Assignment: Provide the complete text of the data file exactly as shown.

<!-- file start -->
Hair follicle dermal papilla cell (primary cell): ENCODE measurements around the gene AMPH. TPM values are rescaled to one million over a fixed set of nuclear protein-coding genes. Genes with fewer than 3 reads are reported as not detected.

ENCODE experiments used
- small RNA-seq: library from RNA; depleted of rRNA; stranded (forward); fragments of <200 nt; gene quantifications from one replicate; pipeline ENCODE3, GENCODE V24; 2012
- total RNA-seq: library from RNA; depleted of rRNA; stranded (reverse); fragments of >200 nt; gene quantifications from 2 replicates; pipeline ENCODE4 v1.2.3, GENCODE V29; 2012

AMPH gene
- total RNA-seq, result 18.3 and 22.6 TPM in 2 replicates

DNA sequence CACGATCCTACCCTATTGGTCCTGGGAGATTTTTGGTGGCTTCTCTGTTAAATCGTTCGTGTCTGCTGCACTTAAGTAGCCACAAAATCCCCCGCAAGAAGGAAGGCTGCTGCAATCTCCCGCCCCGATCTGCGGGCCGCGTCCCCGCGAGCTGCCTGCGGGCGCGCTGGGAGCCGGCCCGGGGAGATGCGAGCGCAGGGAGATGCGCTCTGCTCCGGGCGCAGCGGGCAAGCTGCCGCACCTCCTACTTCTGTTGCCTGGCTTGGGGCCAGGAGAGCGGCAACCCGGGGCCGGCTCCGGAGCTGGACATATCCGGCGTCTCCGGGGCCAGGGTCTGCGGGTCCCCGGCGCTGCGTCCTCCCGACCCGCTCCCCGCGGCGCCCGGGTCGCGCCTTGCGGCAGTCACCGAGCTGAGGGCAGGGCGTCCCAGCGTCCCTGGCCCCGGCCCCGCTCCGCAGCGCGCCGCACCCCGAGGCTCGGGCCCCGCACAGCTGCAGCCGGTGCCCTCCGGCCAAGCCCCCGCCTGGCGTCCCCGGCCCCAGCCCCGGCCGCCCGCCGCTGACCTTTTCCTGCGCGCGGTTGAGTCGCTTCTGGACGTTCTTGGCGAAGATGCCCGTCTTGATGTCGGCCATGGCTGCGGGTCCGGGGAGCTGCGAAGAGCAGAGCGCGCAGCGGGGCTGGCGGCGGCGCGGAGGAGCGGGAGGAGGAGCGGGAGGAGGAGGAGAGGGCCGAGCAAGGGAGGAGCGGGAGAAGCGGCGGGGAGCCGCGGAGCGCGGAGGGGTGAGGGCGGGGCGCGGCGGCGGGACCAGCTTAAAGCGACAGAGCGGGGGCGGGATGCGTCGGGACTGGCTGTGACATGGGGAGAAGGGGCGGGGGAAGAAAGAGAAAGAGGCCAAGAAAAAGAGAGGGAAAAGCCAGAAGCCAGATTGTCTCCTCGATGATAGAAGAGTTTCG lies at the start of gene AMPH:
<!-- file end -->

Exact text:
Hair follicle dermal papilla cell (primary cell): ENCODE measurements around the gene AMPH. TPM values are rescaled to one million over a fixed set of nuclear protein-coding genes. Genes with fewer than 3 reads are reported as not detected.

ENCODE experiments used
- small RNA-seq: library from RNA; depleted of rRNA; stranded (forward); fragments of <200 nt; gene quantifications from one replicate; pipeline ENCODE3, GENCODE V24; 2012
- total RNA-seq: library from RNA; depleted of rRNA; stranded (reverse); fragments of >200 nt; gene quantifications from 2 replicates; pipeline ENCODE4 v1.2.3, GENCODE V29; 2012

AMPH gene
- total RNA-seq, result 18.3 and 22.6 TPM in 2 replicates

DNA sequence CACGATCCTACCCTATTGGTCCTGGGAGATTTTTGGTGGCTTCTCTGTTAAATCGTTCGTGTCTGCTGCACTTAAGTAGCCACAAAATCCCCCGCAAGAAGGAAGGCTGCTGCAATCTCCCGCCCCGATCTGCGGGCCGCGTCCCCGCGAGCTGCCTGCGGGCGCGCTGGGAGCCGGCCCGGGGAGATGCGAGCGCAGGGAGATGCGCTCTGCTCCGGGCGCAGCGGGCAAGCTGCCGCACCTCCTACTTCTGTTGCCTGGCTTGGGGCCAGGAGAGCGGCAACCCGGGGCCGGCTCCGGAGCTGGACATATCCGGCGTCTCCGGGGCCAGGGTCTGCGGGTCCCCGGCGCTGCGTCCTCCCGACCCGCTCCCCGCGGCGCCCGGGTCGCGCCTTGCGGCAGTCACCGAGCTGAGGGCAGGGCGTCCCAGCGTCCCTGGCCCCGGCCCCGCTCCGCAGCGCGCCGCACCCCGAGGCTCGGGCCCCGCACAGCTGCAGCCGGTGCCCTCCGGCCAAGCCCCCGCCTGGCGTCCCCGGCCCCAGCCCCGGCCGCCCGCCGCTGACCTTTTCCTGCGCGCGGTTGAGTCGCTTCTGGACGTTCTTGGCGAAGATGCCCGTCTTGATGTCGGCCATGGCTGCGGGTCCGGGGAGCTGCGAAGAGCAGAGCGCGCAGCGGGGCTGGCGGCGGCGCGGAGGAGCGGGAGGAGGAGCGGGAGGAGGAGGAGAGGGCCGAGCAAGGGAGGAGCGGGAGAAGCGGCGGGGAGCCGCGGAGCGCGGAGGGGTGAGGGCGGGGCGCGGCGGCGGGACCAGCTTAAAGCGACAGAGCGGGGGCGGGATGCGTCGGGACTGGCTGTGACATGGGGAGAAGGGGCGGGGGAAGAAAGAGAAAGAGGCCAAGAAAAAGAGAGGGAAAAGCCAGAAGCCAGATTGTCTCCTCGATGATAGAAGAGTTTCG lies at the start of gene AMPH: